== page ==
“I don’t see the point?” have you ever heard a young person in your care say this? Your first reaction might be to think they’re rude or defiant. But what if they are on the autistic spectrum? It’s not the obvious thing most people think about when they imagine what a young person with autism spectrum condition will be like, but it’s not uncommon.
The term ‘neurodiverse’ is a short-hand used to explain the differences in behaviour, social interaction and obsessions and/or repetitive behaviours found in people on the autistic spectrum. Argumentativeness, being headstrong, forthright and direct are more subtle, but equally valid expressions of the ASD personality. When you think about it, it makes perfect sense.
Listening for neurotypical responses to questions posed to a person with ASD, is failing to understand that even your question will need to be de-coded by them. Intelligent children with high-functioning autism can be tripped up by not being able to infer nuance when they are trying to answer an exam question, or even answer a question face to face. Questions being asked by a teacher can be more loaded or create more confusion if the teacher uses sarcasm or humour which can ‘get in the way’ of their understanding. I have witnessed examples of children giving answers to questions that they have clearly understood. Asking a pre-schooler, aged 4, ‘do you have any pets..?’ To which the answer was.. “erm no, but I have a sister..?” said with a completely straight face.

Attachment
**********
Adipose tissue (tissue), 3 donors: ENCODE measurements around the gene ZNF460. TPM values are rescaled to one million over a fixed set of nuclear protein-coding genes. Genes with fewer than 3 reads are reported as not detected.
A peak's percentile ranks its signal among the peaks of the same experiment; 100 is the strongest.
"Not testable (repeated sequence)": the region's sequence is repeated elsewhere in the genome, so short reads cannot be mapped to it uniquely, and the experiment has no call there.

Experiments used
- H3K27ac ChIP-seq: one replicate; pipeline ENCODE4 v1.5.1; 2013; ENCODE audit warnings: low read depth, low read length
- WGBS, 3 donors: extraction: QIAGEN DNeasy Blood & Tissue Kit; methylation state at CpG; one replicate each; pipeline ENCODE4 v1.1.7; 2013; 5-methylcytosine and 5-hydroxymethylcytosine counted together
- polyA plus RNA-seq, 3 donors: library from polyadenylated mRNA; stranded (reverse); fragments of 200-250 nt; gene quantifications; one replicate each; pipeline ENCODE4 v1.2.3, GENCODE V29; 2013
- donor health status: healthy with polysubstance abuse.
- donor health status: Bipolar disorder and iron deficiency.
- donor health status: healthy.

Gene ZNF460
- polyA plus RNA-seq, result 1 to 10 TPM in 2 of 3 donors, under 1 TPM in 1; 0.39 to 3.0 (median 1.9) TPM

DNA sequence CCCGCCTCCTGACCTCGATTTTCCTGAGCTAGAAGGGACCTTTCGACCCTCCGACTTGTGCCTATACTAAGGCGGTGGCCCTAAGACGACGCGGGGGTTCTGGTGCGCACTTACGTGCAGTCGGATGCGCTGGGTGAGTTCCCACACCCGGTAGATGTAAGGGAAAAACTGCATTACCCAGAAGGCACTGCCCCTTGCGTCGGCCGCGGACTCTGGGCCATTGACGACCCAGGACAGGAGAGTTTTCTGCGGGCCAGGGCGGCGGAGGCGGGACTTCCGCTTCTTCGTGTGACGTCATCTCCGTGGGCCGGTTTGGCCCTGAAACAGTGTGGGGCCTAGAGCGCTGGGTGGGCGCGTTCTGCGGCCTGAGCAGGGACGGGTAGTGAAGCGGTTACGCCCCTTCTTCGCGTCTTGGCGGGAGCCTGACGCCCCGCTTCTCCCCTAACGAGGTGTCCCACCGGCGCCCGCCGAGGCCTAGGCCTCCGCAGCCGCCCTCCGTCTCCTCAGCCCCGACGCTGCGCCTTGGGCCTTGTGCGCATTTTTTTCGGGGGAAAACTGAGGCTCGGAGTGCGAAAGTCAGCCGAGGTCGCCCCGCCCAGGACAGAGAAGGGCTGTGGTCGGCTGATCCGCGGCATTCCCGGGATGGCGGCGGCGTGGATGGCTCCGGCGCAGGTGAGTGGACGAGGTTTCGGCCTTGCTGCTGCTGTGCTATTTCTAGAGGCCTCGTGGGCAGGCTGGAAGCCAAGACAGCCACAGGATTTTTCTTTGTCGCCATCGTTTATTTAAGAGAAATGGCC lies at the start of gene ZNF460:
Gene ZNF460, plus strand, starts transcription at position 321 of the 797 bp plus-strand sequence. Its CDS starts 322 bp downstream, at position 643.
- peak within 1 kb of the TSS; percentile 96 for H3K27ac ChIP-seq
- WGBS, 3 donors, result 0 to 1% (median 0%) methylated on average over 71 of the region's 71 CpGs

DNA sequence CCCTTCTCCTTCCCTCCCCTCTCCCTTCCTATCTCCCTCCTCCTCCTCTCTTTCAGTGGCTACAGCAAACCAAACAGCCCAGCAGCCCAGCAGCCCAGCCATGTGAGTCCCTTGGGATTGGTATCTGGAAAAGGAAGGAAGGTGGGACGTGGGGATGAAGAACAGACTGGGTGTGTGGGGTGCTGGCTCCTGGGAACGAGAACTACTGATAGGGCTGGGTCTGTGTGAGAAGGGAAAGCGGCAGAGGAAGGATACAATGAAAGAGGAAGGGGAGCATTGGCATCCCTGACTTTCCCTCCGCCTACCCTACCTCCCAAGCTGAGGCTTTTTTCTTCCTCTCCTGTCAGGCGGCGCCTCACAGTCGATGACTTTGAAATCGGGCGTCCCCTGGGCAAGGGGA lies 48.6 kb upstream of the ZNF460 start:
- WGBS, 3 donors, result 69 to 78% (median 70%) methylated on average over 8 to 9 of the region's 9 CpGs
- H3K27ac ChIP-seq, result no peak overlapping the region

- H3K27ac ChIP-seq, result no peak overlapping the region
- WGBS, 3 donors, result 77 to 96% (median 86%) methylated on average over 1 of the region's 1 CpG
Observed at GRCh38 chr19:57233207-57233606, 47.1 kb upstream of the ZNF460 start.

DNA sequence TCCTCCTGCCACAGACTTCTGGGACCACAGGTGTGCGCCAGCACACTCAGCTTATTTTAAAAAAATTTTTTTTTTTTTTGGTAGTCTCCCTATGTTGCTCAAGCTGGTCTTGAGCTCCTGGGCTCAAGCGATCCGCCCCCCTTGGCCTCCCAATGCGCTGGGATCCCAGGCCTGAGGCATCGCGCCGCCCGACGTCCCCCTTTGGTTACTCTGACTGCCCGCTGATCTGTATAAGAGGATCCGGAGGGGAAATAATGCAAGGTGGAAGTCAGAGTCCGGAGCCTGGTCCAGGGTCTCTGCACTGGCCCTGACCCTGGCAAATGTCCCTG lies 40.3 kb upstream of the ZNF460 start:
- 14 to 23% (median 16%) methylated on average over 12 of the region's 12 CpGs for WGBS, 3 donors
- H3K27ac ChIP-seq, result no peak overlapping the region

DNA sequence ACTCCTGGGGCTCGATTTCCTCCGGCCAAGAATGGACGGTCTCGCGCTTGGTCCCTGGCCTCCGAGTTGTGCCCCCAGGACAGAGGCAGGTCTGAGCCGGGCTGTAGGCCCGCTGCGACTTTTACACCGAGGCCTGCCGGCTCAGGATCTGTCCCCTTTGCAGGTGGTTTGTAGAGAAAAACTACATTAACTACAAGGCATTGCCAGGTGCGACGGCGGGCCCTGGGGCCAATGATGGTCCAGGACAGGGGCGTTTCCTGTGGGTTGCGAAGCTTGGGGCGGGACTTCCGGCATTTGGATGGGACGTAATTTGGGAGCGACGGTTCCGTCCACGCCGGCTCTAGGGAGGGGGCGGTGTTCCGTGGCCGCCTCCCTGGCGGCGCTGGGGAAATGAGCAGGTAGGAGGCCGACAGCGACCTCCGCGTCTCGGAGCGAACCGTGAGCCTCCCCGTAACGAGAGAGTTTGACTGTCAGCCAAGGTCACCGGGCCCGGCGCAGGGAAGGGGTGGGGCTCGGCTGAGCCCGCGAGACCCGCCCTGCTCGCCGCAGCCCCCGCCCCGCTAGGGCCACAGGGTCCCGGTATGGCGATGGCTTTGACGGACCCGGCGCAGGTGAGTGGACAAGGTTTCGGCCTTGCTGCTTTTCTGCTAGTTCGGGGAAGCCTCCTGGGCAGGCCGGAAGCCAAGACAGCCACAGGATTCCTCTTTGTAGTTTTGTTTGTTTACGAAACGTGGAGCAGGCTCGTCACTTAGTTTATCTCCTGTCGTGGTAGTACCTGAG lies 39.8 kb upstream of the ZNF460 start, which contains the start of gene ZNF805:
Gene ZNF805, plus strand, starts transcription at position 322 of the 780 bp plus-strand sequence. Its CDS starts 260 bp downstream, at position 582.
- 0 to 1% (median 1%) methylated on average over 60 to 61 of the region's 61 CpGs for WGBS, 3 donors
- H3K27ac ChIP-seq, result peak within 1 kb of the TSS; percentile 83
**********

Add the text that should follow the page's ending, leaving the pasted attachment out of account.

‘If at first you don’t succeed…’ remember that rhyme you learned at school? Well for children with autism, who perceive the world differently, they may not understand why we are trying to hard to make something fit that doesn’t belong. They will communicate their incomprehension in their responses to questions, that in their mind are ambiguous or confusing.
Imagine trying to bash a square peg into a round hole (many of you may do this already, daily..) But at some point you will give up, knowing it is a pointless exercise. Likewise, for some children and young people with autism, they will cease and desist on a task or decline to participate, because they either
a) don’t believe they will succeed, or
b) genuinely think the exercise is of little value to them.
Why would I want to be in a chemistry lesson, when I want to be a dancer… ‘what’s the point?’
“I’m not cold outside, so why do I need to take my jumper with me… I don’t see the point!”
Taking into account issues of safety and concern for their welfare, future employment prospects and all of the reasons children go to school to learn social and academic skills, sometimes, it’s worth listening to why they think doing something makes no sense. As an adult, educator or parent, we can teach our charges by sometimes agreeing with them. It’s a good starting point to build accord and co-operation. Sometimes explain that we are wrong, before we try to explain our version of logic. Occasionally, another version is valid and worth listening to. All of this is contextual and may fly in the face of existing strategies of structure and reward that are working very well. Because we are working with a spectrum condition, it’s always worth having a suite of tools in the toolkit, because one day, with one individual child – it will work beautifully.
If you are seeing experiencing severe demand defiance in your child or young person, they child may be experiencing Pathological Demand Avoidance, which is part of the autistic spectrum.
© Suzy Rowland
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